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Practice Lab: A mindful walk in the snow

5 Mar 2019 8:49 AM | Michael Kelberer (Administrator)

by Keri Galbraith, MBSR student

A foot of snow has fallen, all the trees laced in finery. You walk through virgin snow, feeling the crepitus in your feet, drumming up your leg bones, softening as it migrates into muscles.

Entering the wooded trail, you stop to take a full breath of fresh winter air—feel the cool enter your nose, slide down your throat and swirl into your lungs.

You’re surrounded in isolated hush. The only sounds are your footsteps crunching snow. You are alone in the woods, most remain huddled warm in their homes. But there are others here, snow reveals tracks of deer, coyote and squirrel traversing the trail. You wonder how they survive the bitter northeast winds. How they find food.

Turning onto a less traveled trail, you follow along a pebbled stream. You hearperhaps for the first timethe symphony of water: its agitated tremolo-notes as water rushes downhill over stones and logs, and later the sound mellows into a low humming as the land levels.

You smile, feeling the lift in your eye muscles. As the smile reaches your core, a wash of gratitude bathes your being. You walk into it.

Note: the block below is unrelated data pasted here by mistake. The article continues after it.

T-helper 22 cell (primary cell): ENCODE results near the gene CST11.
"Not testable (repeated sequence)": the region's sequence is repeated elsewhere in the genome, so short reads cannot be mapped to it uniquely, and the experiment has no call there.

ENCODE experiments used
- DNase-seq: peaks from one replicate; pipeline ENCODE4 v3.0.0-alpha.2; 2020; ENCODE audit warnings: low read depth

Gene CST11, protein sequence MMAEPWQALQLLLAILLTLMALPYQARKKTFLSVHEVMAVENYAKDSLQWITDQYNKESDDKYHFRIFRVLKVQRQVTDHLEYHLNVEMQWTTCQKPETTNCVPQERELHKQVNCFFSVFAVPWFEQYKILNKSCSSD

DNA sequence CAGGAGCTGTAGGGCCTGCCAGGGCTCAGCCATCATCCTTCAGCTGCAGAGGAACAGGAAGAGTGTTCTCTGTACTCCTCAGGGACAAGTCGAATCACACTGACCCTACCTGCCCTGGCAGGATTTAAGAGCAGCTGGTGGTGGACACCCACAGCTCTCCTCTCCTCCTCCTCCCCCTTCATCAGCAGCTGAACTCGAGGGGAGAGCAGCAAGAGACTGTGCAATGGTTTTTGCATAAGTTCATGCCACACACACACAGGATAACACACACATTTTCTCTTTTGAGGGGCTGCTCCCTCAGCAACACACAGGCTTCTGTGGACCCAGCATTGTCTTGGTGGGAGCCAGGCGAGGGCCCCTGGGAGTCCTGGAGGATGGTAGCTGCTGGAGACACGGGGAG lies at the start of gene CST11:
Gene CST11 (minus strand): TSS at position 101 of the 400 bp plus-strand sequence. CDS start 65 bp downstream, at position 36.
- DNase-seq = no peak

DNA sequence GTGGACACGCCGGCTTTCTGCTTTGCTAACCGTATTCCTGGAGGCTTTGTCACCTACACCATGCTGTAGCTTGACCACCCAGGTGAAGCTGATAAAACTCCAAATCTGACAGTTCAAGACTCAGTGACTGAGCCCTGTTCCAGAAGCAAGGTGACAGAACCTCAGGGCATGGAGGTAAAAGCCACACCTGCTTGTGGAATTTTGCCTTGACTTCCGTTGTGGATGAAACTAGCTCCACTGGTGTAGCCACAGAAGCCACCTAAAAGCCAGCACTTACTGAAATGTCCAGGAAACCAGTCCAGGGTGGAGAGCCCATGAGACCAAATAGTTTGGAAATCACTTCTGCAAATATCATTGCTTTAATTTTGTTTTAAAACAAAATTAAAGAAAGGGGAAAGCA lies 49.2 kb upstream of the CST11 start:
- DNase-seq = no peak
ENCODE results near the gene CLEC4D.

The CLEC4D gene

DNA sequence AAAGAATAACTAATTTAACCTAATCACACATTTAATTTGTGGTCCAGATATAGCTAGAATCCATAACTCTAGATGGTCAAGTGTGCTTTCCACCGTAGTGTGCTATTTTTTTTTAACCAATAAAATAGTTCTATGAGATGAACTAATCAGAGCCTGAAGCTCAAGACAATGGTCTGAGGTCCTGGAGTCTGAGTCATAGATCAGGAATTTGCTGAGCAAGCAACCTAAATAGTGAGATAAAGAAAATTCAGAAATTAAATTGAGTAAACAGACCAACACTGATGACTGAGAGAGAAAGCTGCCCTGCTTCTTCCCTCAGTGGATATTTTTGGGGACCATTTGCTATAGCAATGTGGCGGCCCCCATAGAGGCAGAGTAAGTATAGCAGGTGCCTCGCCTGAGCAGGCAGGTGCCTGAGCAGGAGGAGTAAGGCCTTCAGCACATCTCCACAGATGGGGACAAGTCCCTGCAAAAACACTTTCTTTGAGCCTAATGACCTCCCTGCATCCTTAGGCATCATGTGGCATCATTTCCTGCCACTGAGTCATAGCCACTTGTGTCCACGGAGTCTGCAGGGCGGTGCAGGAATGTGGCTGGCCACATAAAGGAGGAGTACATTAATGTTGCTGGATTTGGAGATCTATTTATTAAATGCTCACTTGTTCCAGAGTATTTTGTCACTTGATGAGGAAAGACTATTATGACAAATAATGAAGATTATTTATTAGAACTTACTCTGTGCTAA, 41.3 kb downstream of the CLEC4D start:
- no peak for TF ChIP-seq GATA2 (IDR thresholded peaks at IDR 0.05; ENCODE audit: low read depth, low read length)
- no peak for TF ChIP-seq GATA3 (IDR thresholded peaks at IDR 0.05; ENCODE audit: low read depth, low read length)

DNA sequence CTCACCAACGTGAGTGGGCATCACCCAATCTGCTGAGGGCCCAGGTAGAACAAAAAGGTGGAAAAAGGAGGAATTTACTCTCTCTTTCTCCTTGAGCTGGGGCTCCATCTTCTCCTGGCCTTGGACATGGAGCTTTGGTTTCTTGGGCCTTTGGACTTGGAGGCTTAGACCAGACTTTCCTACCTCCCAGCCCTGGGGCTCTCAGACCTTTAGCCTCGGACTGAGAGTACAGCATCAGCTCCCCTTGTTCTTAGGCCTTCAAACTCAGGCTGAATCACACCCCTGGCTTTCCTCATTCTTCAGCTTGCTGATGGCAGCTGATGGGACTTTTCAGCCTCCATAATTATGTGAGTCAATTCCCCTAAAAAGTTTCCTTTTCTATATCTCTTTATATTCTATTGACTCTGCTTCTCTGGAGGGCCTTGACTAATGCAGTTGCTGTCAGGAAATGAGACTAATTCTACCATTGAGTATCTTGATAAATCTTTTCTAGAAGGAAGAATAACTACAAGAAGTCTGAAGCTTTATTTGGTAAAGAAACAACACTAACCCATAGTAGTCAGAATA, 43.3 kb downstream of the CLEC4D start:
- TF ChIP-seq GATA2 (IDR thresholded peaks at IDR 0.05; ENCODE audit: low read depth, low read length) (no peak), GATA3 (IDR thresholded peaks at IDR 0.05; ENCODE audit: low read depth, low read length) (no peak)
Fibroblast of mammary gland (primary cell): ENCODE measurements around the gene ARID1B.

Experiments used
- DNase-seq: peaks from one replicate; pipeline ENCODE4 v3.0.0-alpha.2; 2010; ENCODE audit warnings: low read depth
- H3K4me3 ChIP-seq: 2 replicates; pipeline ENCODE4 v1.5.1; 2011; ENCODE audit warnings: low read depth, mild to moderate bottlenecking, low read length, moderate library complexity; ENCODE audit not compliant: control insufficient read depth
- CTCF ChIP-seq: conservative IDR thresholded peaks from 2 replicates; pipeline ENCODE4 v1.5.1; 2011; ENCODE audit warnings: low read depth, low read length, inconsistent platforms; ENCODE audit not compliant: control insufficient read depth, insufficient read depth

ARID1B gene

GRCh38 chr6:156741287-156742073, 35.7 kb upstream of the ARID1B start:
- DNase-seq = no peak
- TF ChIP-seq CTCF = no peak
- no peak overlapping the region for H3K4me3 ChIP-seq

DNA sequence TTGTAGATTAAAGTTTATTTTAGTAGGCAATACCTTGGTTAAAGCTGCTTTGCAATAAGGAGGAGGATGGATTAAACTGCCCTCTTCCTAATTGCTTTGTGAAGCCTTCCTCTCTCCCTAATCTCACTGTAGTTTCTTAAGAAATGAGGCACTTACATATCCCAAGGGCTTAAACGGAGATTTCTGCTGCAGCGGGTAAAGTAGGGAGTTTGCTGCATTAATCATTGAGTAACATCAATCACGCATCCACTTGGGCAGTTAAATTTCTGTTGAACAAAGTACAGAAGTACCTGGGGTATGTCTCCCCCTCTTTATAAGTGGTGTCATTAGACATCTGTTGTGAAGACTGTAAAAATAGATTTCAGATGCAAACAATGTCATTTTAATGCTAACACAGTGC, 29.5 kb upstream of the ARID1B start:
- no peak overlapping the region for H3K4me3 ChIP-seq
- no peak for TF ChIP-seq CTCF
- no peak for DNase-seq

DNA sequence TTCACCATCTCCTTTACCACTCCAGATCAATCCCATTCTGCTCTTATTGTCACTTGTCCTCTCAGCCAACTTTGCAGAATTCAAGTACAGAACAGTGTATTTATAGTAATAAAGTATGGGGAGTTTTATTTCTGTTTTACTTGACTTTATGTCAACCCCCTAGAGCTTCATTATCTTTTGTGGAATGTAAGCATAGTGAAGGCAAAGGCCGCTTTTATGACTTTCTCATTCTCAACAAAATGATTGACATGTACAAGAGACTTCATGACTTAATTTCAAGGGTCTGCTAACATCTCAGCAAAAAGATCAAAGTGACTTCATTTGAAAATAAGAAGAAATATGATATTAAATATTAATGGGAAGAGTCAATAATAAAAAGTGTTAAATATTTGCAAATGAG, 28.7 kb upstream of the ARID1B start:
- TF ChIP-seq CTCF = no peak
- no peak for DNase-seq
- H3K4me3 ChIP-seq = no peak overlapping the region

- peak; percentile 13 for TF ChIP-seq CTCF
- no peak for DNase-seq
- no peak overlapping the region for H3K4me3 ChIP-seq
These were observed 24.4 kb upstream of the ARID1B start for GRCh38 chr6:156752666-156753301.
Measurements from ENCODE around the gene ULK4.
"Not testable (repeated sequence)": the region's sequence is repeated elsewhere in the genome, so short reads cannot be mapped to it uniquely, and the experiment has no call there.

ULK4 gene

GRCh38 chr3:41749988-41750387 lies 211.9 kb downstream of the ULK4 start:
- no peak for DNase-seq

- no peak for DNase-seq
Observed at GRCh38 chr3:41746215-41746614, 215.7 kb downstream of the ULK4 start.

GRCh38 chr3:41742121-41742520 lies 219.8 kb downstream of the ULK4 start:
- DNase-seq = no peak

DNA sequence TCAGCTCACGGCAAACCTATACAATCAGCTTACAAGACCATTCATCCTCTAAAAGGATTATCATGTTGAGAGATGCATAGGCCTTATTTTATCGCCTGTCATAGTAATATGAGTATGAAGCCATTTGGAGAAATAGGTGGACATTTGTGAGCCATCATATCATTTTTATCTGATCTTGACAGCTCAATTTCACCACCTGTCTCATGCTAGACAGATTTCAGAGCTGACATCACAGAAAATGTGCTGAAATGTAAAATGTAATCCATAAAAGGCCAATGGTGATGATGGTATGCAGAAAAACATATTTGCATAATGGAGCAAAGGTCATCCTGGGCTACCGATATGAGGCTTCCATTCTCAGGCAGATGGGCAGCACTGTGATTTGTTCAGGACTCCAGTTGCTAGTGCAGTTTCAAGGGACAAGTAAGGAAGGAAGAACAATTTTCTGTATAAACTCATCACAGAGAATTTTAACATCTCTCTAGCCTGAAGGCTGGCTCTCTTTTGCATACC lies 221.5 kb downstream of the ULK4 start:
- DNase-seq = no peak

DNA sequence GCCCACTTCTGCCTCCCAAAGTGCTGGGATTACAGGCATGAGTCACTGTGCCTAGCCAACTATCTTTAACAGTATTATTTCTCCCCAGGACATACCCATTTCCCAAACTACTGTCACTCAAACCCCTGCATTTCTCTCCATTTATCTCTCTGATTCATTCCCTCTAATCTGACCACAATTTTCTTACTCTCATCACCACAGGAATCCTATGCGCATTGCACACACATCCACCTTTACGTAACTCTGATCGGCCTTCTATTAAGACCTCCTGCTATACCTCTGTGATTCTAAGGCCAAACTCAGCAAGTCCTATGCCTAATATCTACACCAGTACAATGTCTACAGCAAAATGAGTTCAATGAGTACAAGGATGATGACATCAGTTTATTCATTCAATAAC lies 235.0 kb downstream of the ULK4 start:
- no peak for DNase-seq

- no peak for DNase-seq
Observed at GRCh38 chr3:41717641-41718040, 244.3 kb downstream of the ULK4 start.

Strolling across the hill, you notice how scalloped patterns of snow contrast the raw umber of fir bark, and the long striations of cedar¾how easily it offers itself.  You are struck by the artistry. Silently saying ‘thank you’.

Crossing over streams, each are filled their own song. You stop and listen, now a conversation with an old friend.

The afternoon snow carries more weight of water, silence is now touched with syncopated plops and thuds as clods of snow release from laden limbs. You turn and begin to walk uphill, again feeling a crunchy crispness underfoot. You hear a loud crack close by. Your eyes dilate, quickly scanning for falling trees. You hear your heartbeat quicken in your ears and feel the pulse of energy. Should I run? Hold still? Will I be struck by a tree? What feels like minutes is in fact a nanosecond. A maple branch plummets to the ground some feet in front of where you stand. You inhale, exhale, inhale, exhale then slowly straddle over the branch and walk on…

Thinking that even here, in the midst of exquisite beauty, there is danger and death¾it is all one.  An easy smile comes. You walk toward home. 


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